Carlos Guillen hasn't been slumping at the plate, but his defensive footwork had somehow gotten into a slump. So infield coach Rafael Belliard took Guillen out to the field early and drilled him on the proper stance to have at the bag when readying for a throw.
It's not simply a matter of allowing him to field throws better. It's a matter of allowing him to avoid a collision with a baserunner.
"The way he was doing it, he could get hit and get hurt," Belliard said. "He was in the running lane a lot of times."
Added Leyland: "We don't know how it started, but we hope we put an end to it today."
The trend developed last week, and it happened at least a few times over the course of last weekend's series with the White Sox at Comerica Park. Belliard noticed it once during the season-opening series against the Royals, but neither he nor Leyland saw it at all during Guillen's time at first base last season or in Spring Training last month.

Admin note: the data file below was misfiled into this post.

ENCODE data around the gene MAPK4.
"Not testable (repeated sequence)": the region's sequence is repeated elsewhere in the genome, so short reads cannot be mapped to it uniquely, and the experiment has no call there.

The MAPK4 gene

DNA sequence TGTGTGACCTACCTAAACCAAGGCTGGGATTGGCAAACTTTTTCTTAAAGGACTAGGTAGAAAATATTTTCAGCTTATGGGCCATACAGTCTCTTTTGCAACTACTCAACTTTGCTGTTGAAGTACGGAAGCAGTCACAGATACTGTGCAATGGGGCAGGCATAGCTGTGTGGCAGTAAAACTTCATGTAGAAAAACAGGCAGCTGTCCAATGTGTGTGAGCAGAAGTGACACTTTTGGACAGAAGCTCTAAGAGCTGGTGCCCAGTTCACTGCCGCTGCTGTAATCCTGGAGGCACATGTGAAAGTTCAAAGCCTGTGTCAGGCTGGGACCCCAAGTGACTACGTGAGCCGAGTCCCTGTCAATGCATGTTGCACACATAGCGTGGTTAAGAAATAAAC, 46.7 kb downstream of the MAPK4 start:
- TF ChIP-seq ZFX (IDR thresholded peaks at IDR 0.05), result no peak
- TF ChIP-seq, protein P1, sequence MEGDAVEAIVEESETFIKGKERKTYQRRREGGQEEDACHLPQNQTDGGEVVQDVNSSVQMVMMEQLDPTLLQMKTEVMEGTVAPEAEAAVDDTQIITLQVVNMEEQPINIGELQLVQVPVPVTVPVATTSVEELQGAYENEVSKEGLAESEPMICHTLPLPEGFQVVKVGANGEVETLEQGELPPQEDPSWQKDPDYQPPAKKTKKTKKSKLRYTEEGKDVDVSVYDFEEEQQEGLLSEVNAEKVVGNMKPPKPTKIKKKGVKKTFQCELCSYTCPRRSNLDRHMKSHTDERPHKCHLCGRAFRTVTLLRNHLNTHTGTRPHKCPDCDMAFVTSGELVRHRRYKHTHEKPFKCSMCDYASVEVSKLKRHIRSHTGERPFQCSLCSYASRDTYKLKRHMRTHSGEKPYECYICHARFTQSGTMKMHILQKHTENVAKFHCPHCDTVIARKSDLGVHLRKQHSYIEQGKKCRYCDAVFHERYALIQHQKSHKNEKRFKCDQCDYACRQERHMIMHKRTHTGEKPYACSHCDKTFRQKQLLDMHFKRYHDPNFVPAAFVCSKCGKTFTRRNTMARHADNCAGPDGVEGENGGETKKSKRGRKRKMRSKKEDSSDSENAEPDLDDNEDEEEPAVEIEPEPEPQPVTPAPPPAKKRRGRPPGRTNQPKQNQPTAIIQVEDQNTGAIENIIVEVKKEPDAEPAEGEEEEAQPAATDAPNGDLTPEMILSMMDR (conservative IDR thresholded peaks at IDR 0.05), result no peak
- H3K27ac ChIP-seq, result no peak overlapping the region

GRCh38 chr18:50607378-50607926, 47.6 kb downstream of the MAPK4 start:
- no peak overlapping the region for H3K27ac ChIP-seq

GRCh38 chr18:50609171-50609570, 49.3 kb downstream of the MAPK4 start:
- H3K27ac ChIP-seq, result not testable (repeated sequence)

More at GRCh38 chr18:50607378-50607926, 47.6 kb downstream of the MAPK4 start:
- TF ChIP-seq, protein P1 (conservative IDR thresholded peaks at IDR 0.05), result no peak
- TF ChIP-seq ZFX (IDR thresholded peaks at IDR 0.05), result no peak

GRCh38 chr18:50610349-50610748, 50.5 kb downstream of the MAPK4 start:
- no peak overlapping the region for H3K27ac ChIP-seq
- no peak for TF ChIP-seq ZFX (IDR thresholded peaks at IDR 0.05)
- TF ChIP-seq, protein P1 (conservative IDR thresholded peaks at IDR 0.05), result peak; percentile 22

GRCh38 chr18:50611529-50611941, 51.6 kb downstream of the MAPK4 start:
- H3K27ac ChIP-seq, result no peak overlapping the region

Thus, it's not that Guillen is struggling to handle the adjustment to first base. It's that he fell into a bad habit.
"You have to have good footwork," Belliard said. "The ball is going to tell you how to go. The throw, you have to see the ball before you commit how to go. That's what we worked on, to get out with the ball, go at the same time as the ball."
Belliard worked with Guillen on planting his right toes on the bag while using his left foot to stretch out with his glove side.
"If you throw your left foot to the ball, it's easy," Belliard said.
So Belliard had Guillen working on his foot plant while taking throws from third baseman Miguel Cabrera, who was at the park for early work on his hitting.
Once they have that down, Belliard believes, Guillen should be all right.
"First base is not that easy," Belliard said. "You have to be a good athlete. I think when you go from short to first base, it's easier for any position guy going from there. A lot of things happen at first base, just like a lot of things happen at shortstop."
Jason Beck is a reporter for MLB.com. This story was not subject to the approval of Major League Baseball or its clubs.